center-drilling large shaft?

I want to center drill a large shaft. The shaft is about 24" long and
is from an old machine tool, but the ends were never drilled for centers.
The shaft is too big to pass through my lathe spindle. I can suss out how
to face the shaft off square, lay out and centerpunch a hole as closely
as I can, and I can then chuck one end of the shaft on the last 1/8" of
the jaws and hold the other end in my hand and gently "pick up" the
centerpunch with a center drill in the tailstock chuck. That way would
get me pretty close, but it would not be exact. I could then mount it
on a center in the tailstock and bring up a steady rest and then remove
the tailstock center and using a tiny boring tool, bore the center, but
how do I know the steady rest isn't just a little bit off?
What is the *actual* procedure for this?
Grant
Reply to
Grant Erwin
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Hey Grant,
A (fixed) steady rest is the proper thing, if you have one. Just chuck one end in the three jaw, and in the steady rest as close to "even" as possible by eye at the other end. (You could fiddle around with dial indicators, setting it dead on, but it's not necessary). Run very slowly, and you will be able to pick up the centre with no trouble with a sharp small lathe tool in the compound. Use that located point to centre drill into. Repeat for the other end.
Take care.
Brian Lawson, Bothwell, Ontario. XXXXXXXXXXXXXXXXXXXX
Reply to
Brian Lawson
little late but....
Ummmmm....provided it is round and true of course. Guess a shaft doesn't have to be, but I assumed....
Brian
Reply to
Brian Lawson
Grant, I have had to do this many times before I had a large lathe. First, I assume you have enough space between centers. Chuck a piece of scrap in your chuck and turn it to the same diameter of your shaft. Then set up your steady rest around that piece of scrap so you have the correct pressure on all 3 legs. Lock the adjustments and move the steady rest to the tail stock end of the bed. Make certain the carraige is moved first. Chuck your shaft on the left and suspend the shaft on the right. In the case where your OD is rough, turn a small area clean close to the chuck. Then turn the shaft around and use the steady in the machined area. You can go back and forth a couple of times and then reset the scrap diameter and then the steady, sneaking up on the problem. Keeping the carraige close to the chuck and using just the tailstock, center drill the end. If the end of the shaft is not square and requires facing, simply position the carraige to the right of the steady and do that first. Steve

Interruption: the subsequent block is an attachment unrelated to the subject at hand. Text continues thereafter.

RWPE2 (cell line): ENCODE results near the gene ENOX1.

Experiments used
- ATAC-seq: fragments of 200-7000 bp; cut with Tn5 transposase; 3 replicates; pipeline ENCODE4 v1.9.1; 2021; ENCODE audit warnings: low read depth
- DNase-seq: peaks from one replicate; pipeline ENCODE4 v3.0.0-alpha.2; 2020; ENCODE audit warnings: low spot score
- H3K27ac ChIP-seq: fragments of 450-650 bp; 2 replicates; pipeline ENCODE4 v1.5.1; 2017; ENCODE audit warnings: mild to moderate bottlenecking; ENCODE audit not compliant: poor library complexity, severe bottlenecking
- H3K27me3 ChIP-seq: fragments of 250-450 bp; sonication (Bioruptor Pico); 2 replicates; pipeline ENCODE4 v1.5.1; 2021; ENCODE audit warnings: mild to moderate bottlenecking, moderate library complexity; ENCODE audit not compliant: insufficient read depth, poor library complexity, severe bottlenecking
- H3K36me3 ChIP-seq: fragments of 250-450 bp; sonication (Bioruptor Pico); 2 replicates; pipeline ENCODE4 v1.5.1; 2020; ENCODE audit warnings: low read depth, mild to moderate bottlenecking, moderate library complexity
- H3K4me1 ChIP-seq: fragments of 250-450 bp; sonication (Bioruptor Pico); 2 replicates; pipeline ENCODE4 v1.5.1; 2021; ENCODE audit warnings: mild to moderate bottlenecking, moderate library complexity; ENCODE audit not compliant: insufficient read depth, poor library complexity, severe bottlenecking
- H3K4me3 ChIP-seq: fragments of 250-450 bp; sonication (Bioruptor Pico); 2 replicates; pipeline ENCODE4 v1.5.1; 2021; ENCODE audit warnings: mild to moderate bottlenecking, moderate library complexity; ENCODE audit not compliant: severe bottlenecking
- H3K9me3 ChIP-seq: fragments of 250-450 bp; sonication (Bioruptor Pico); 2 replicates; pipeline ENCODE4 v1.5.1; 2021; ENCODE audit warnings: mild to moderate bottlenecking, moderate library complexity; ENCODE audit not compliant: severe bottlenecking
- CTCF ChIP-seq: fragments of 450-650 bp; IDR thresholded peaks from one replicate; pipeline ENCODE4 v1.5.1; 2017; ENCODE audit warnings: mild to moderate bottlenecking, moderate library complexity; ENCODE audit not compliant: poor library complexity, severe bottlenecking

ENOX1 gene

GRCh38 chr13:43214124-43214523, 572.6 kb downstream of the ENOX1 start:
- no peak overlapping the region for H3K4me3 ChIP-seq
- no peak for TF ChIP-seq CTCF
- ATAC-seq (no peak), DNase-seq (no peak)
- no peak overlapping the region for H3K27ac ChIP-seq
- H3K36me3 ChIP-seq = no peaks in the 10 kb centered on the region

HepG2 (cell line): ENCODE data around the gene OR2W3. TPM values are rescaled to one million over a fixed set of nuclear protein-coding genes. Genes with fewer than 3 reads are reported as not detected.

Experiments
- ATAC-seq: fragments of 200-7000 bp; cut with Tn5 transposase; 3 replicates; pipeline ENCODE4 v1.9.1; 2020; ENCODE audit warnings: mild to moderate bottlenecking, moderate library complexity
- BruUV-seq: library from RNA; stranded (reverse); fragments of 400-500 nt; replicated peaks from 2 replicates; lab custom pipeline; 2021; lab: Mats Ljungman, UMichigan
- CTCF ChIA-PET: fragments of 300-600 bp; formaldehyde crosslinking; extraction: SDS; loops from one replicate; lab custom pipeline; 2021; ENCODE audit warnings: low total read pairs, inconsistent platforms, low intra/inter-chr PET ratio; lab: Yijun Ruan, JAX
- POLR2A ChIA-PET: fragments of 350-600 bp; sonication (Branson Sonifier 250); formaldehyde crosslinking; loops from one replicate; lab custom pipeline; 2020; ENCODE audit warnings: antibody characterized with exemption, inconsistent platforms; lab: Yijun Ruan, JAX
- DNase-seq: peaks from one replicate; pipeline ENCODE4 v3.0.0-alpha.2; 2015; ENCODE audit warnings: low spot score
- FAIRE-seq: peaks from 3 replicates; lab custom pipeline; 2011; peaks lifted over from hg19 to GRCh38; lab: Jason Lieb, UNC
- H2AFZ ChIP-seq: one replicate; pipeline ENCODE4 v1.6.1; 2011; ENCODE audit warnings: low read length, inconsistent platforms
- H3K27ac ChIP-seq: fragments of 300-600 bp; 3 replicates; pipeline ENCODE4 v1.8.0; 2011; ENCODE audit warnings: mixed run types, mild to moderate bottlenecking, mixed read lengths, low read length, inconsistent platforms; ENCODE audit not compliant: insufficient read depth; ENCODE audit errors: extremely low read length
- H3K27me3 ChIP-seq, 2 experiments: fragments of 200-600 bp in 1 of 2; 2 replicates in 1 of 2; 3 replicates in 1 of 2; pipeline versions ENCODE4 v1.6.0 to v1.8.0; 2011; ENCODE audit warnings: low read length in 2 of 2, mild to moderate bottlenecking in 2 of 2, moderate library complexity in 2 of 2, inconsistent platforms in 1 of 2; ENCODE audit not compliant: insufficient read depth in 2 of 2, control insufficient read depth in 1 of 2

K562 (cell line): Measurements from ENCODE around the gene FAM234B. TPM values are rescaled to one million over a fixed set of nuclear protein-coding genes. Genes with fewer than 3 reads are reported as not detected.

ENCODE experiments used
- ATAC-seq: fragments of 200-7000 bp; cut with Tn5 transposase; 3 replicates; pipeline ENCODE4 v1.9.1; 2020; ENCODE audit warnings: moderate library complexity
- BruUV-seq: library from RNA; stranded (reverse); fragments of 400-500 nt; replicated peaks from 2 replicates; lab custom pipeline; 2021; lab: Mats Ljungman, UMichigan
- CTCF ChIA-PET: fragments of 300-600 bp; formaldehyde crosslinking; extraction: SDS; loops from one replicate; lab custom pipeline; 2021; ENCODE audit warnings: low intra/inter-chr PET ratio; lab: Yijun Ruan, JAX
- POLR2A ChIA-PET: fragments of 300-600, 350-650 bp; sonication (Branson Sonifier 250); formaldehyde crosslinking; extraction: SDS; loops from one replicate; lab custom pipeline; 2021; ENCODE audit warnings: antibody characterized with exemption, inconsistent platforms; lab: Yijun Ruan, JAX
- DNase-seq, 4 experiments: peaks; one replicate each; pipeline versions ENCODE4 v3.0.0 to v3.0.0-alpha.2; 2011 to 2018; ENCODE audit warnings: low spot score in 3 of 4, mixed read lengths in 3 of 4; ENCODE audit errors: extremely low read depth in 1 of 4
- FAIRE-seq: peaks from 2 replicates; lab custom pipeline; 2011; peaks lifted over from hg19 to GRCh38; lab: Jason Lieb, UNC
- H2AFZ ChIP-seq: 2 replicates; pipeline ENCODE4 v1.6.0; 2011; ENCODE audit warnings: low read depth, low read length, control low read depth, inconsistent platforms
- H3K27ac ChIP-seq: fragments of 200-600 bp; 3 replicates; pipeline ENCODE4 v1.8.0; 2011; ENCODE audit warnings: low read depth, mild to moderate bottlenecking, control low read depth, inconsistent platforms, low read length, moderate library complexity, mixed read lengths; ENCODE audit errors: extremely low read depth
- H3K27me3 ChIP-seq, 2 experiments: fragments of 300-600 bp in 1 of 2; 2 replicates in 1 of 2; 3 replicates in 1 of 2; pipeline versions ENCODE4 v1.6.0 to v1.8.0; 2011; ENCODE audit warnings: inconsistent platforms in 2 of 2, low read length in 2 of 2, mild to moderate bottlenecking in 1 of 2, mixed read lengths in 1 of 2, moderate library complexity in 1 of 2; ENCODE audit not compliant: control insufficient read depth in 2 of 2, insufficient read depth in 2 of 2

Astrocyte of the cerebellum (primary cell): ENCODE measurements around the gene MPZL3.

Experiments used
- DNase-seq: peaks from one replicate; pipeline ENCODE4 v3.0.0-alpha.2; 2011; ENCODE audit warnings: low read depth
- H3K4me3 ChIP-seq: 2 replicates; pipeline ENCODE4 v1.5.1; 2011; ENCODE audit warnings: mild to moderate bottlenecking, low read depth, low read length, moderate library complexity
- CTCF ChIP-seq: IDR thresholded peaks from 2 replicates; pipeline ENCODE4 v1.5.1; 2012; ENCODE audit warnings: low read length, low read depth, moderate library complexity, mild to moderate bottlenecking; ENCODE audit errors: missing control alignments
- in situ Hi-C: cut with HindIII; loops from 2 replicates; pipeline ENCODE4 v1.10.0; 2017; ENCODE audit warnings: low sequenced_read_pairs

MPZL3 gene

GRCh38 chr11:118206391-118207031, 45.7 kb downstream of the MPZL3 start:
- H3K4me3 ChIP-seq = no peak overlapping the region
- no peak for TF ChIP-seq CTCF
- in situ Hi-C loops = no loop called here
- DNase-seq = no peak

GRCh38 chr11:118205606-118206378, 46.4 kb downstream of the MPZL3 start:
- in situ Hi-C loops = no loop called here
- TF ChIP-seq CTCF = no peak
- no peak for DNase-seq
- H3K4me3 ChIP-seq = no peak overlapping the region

Reply to
Steve Lusardi
Machine a female cap to slide snuggly over the end of the shaft. Drill a hole in the cap the size of your centerdrill and use the cap as a drill bushing.
Reply to
John Kunkel
It seems to me a drill mounted in the tailstock chuck would "seek" true center the same as if you were drilling into a spindle mounted chuck. OTOH a boring operation would tend to preserve any off-center effects done on either end.
Bob Swinney
Reply to
Robert Swinney
Mount in a steady rest, c'drill and bore centering taper for live center. Then you have a true center to re-set your steady rest (if you need it). It doesn't matter if your steady rest is not "dead nuts" when you bore your centering taper, as long as it is close. It will only change the angle slightly. It will still be on center by the nature of the beast (you have the O.D. trapped).
Reply to
Mtlgd
Lotsa good suggestions here. But if you haven't done it yet and have a stout live center this is the method I use. The shaft needs to be round and the face fairly square. A good saw cut is adequate. Put the steady on the ways and clamp it. Put the shaft in the chuck and tighten some. Adjust the steady by eye so that the shaft is fairly well centered. Grab a piece of scrap aluminum and put it against the face of the shaft, while holding it there bring the point of the live center against the aluminum. Tighten a little and then back off the steady a bit and use an indicator on the shaft OD to measure runout. Use a hammer to tap the shaft into true. You may, and probably will, have to tighten the center against the shaft while doing this. Once the shaft is running true bring the steady contacts to bear against the shaft OD. Back off the live center, tighten the chuck well, and drill it. If you need the center to run truer than .001 bore it after center drilling. This method takes longer to read than to do. Eric
Reply to
Eric R Snow

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